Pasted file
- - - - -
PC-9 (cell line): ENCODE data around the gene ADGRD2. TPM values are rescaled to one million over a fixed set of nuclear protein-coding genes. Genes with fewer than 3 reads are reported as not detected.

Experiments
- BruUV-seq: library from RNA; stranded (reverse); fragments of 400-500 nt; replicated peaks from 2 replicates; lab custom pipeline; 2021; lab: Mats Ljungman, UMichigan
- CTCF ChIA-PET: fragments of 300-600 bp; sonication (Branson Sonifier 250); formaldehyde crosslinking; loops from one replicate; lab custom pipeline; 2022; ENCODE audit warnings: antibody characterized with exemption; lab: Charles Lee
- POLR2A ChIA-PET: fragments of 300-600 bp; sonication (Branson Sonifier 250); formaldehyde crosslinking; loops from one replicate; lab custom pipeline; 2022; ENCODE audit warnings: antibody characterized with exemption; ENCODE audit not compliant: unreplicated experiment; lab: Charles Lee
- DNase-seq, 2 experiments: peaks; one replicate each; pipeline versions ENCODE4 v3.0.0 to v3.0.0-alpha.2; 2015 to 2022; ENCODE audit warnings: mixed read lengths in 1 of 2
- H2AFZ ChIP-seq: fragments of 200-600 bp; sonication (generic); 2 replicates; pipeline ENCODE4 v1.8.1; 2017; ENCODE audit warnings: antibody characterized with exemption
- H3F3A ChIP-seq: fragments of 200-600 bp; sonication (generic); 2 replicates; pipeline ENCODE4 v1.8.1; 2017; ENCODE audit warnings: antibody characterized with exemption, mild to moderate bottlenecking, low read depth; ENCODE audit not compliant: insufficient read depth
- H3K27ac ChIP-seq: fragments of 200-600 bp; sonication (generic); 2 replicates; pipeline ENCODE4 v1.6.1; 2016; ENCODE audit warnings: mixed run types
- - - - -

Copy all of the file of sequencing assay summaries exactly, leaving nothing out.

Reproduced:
PC-9 (cell line): ENCODE data around the gene ADGRD2. TPM values are rescaled to one million over a fixed set of nuclear protein-coding genes. Genes with fewer than 3 reads are reported as not detected.

Experiments
- BruUV-seq: library from RNA; stranded (reverse); fragments of 400-500 nt; replicated peaks from 2 replicates; lab custom pipeline; 2021; lab: Mats Ljungman, UMichigan
- CTCF ChIA-PET: fragments of 300-600 bp; sonication (Branson Sonifier 250); formaldehyde crosslinking; loops from one replicate; lab custom pipeline; 2022; ENCODE audit warnings: antibody characterized with exemption; lab: Charles Lee
- POLR2A ChIA-PET: fragments of 300-600 bp; sonication (Branson Sonifier 250); formaldehyde crosslinking; loops from one replicate; lab custom pipeline; 2022; ENCODE audit warnings: antibody characterized with exemption; ENCODE audit not compliant: unreplicated experiment; lab: Charles Lee
- DNase-seq, 2 experiments: peaks; one replicate each; pipeline versions ENCODE4 v3.0.0 to v3.0.0-alpha.2; 2015 to 2022; ENCODE audit warnings: mixed read lengths in 1 of 2
- H2AFZ ChIP-seq: fragments of 200-600 bp; sonication (generic); 2 replicates; pipeline ENCODE4 v1.8.1; 2017; ENCODE audit warnings: antibody characterized with exemption
- H3F3A ChIP-seq: fragments of 200-600 bp; sonication (generic); 2 replicates; pipeline ENCODE4 v1.8.1; 2017; ENCODE audit warnings: antibody characterized with exemption, mild to moderate bottlenecking, low read depth; ENCODE audit not compliant: insufficient read depth
- H3K27ac ChIP-seq: fragments of 200-600 bp; sonication (generic); 2 replicates; pipeline ENCODE4 v1.6.1; 2016; ENCODE audit warnings: mixed run types